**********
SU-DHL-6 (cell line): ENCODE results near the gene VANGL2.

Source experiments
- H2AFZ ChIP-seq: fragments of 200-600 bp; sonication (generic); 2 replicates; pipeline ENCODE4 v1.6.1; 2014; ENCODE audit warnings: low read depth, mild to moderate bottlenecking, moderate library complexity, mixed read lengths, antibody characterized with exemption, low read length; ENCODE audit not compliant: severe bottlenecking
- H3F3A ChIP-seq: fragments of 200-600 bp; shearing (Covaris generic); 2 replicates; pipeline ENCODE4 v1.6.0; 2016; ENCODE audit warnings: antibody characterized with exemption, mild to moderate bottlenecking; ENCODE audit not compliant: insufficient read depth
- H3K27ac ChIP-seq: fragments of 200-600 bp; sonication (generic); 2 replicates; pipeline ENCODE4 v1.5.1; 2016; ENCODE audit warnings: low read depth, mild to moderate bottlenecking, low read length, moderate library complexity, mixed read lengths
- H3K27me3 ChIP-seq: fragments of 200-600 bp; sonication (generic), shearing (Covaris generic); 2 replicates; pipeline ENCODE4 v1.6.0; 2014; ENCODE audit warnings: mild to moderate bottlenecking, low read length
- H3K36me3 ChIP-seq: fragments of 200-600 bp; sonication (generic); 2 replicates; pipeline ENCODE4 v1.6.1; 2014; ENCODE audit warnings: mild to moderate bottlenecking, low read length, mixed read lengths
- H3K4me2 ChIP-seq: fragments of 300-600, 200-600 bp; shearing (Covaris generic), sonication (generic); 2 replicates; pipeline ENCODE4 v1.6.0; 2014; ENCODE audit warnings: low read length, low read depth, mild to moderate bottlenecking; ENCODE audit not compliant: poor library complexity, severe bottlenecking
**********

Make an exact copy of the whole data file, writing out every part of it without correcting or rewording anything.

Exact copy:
SU-DHL-6 (cell line): ENCODE results near the gene VANGL2.

Source experiments
- H2AFZ ChIP-seq: fragments of 200-600 bp; sonication (generic); 2 replicates; pipeline ENCODE4 v1.6.1; 2014; ENCODE audit warnings: low read depth, mild to moderate bottlenecking, moderate library complexity, mixed read lengths, antibody characterized with exemption, low read length; ENCODE audit not compliant: severe bottlenecking
- H3F3A ChIP-seq: fragments of 200-600 bp; shearing (Covaris generic); 2 replicates; pipeline ENCODE4 v1.6.0; 2016; ENCODE audit warnings: antibody characterized with exemption, mild to moderate bottlenecking; ENCODE audit not compliant: insufficient read depth
- H3K27ac ChIP-seq: fragments of 200-600 bp; sonication (generic); 2 replicates; pipeline ENCODE4 v1.5.1; 2016; ENCODE audit warnings: low read depth, mild to moderate bottlenecking, low read length, moderate library complexity, mixed read lengths
- H3K27me3 ChIP-seq: fragments of 200-600 bp; sonication (generic), shearing (Covaris generic); 2 replicates; pipeline ENCODE4 v1.6.0; 2014; ENCODE audit warnings: mild to moderate bottlenecking, low read length
- H3K36me3 ChIP-seq: fragments of 200-600 bp; sonication (generic); 2 replicates; pipeline ENCODE4 v1.6.1; 2014; ENCODE audit warnings: mild to moderate bottlenecking, low read length, mixed read lengths
- H3K4me2 ChIP-seq: fragments of 300-600, 200-600 bp; shearing (Covaris generic), sonication (generic); 2 replicates; pipeline ENCODE4 v1.6.0; 2014; ENCODE audit warnings: low read length, low read depth, mild to moderate bottlenecking; ENCODE audit not compliant: poor library complexity, severe bottlenecking